October Kitchen - B2C - October 2018

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A Lesson in Fear and Faith

maintain the bonds from our old church, while building new ones in the new congregation. Looking back on the experience, we really should have done it sooner. And when the leadership came together to help with my father’s funeral last January, I knew St. John’s in Vernon was truly our home. I was humbled to have been able to help my parish through that trying time. I’ve always been an avid churchgoer and in an alternate reality, I believe I would have become a priest instead of a chef. There’s still a chance I may enter the priesthood in retirement. Personally, I feel that the church could do a lot more in regard to understanding the natural world, using breakthroughs in quantum physics. The way I see it, there’s no divide between the scientific method and spiritual practices that go back throughout human history. The idea that there has to be this discord between church and science is all wrong. One of my passions involves reading on the divine as well as reading about discoveries in quantum physics. I firmly believe that, in our lifetime, we will come to prove God does exist — that He is here and now and everywhere — using scientific breakthroughs. It is possible, if we approach religion with a new, fresh set of eyes, that we can bring the kind of deeper understanding that we desperately need to our modern world. Only God knows what the future will bring, but when we trust in His plan and allow ourselves to look at things with an open mind, the unknown doesn’t seem so scary after all.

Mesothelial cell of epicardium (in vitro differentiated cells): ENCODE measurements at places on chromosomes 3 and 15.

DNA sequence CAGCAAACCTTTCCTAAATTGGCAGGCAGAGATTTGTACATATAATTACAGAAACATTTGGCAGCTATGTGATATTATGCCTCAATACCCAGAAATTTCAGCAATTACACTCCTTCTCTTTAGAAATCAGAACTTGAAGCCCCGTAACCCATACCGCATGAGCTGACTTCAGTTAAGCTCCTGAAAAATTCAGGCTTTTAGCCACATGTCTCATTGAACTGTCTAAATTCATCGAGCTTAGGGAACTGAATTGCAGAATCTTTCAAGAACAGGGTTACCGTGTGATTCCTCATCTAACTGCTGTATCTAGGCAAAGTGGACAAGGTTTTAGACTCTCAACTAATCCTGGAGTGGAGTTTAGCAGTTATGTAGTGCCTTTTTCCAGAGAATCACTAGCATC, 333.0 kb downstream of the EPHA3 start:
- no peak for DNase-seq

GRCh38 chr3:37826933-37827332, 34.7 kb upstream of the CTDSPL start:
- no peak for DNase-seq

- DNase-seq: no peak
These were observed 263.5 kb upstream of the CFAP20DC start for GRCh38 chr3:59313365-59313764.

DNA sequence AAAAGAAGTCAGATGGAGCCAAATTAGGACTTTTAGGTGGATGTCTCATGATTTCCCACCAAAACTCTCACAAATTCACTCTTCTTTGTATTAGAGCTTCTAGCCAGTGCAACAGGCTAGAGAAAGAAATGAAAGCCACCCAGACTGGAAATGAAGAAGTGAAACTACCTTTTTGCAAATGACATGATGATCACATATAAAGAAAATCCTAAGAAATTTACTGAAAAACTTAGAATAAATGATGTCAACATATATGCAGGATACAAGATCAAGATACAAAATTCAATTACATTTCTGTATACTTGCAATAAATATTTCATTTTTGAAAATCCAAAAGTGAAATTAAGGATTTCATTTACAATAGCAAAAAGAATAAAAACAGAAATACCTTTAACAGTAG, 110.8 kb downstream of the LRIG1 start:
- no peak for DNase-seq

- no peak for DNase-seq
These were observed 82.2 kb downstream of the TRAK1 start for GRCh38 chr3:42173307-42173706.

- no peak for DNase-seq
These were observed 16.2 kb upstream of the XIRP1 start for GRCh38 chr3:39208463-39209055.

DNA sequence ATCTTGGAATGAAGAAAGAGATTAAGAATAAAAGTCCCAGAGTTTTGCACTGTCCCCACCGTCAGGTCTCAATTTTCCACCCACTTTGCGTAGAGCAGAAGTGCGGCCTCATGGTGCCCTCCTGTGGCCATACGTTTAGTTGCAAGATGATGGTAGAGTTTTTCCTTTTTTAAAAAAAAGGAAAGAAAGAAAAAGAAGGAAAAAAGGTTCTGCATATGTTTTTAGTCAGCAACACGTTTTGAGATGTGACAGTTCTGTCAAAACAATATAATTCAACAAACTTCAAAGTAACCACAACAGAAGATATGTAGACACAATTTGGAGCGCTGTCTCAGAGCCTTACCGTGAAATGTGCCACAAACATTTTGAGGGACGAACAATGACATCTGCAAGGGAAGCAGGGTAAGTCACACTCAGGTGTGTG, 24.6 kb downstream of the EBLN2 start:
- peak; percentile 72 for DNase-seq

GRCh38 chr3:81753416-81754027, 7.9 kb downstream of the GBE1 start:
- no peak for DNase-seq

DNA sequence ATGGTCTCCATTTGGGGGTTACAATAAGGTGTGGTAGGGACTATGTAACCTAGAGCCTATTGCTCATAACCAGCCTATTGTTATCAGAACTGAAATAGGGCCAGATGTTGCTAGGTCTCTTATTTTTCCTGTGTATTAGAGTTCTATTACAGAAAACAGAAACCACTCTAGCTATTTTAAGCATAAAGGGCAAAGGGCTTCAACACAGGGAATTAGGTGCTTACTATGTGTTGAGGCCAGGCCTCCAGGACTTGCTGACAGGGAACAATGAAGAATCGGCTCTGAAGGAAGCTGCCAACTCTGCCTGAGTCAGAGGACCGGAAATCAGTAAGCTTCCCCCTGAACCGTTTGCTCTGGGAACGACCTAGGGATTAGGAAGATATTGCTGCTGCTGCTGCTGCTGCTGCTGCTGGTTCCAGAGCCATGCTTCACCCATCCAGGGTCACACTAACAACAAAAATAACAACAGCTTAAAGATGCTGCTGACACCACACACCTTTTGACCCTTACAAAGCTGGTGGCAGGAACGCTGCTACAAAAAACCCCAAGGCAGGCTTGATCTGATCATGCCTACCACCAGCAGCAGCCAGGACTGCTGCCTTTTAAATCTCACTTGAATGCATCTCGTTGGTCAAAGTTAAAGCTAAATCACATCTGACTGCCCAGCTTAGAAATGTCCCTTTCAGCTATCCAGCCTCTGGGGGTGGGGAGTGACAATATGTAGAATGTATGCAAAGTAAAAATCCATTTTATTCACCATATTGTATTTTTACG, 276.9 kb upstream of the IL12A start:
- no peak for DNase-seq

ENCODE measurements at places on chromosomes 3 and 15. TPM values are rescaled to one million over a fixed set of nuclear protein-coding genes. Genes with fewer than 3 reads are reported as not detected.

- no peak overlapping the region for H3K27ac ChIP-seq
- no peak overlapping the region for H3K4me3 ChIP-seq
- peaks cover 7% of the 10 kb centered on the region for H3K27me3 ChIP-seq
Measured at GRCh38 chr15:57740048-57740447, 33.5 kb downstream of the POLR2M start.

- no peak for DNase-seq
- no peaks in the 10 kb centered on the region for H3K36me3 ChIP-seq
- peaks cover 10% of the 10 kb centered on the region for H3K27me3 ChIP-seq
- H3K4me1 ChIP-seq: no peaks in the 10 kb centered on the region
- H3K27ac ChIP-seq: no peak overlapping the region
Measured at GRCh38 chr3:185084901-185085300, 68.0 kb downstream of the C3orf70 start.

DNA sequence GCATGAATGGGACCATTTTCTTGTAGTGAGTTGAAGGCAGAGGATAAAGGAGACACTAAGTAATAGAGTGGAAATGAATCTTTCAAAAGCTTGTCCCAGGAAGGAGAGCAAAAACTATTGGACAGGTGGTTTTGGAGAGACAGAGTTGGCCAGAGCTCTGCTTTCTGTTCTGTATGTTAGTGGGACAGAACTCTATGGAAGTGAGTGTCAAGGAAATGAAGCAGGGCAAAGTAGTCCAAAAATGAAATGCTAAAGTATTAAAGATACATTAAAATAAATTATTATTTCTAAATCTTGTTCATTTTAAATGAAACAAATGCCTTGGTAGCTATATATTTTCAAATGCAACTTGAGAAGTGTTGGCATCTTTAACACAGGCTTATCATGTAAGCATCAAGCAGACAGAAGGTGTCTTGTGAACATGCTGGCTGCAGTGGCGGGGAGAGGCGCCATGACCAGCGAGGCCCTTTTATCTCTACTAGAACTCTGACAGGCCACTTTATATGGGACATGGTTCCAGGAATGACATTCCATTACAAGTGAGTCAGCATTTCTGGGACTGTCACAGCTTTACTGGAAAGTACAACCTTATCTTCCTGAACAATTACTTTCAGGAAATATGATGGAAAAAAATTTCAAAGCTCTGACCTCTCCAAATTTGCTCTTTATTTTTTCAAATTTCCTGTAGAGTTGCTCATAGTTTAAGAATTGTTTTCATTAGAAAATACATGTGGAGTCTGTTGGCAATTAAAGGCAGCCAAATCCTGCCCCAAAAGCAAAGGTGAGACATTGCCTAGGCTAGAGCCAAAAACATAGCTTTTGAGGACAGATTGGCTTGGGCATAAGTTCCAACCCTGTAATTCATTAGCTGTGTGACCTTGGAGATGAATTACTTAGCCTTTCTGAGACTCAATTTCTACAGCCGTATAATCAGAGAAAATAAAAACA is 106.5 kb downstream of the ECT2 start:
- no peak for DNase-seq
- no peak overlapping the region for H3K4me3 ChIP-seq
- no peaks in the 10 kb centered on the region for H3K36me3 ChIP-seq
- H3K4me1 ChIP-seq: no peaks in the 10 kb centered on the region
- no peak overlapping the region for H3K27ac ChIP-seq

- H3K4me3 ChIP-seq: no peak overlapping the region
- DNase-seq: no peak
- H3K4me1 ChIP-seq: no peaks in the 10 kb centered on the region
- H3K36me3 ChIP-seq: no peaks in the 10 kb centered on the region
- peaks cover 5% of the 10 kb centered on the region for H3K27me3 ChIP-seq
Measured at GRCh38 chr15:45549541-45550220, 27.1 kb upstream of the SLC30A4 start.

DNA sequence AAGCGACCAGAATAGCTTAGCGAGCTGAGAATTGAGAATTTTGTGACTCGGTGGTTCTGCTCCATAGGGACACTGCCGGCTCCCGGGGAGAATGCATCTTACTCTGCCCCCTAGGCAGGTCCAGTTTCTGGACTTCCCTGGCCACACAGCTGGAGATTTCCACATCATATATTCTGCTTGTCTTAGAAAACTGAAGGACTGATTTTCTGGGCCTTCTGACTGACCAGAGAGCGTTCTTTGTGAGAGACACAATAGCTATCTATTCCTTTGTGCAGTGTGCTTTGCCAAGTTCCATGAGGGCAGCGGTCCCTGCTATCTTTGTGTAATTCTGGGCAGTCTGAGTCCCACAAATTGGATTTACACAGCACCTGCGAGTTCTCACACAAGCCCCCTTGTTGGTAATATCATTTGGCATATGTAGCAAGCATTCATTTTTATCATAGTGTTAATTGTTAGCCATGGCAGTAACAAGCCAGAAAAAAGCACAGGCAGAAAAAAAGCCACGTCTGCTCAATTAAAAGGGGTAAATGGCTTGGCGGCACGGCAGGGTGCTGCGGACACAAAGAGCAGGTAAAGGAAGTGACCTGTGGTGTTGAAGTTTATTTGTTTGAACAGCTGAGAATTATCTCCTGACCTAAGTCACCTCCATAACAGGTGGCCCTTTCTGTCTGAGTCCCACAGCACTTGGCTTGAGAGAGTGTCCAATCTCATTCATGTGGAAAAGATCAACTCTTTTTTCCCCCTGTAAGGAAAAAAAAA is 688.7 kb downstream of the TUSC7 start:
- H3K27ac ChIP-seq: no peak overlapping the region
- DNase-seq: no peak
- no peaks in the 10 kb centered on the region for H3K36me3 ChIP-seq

It is scary not knowing what the future will bring. This is something I was reminded of two years ago when we had to leave our church in East Hartford. I was baptized at St. John’s Episcopal Church in East Hartford in 1970, confirmed there in 1984 and married there in 1999. That church had been with me my whole life, but our congregation had gotten old and our numbers dwindled. This is something many churches experience and it is a heavy burden on a church. The only option was to close our doors, merge with another parish and sell our building.

I was the senior warden who spearheaded this process. It wasn’t easy to make people see we had to let go. Like myself, many members of the congregation had been going to this church their entire lives. But the reality was that we weren’t growing and if you’re not growing you’re dying. The writing was on the wall. We didn’t know what we were going to look like on the other side. What would happen to our stuff? Our liturgy?

Our events? Would we have to give up all our traditions? Through that process, we learned a lot about having faith and trusting in God’s plan for us. It was a struggle, but when we reached that other side, the outcome, God’s plan for us, was much better than anything we could have planned for ourselves. Our last service at the church in East Hartford was Christmas of 2016. We moved in with St. John’s Episcopal Church in Vernon the next week. Right from the start, their parish was warm and welcoming. They worked hard to help everyone

“Through that process, we learned a lot about having faith and trusting in God’s plan for us.”



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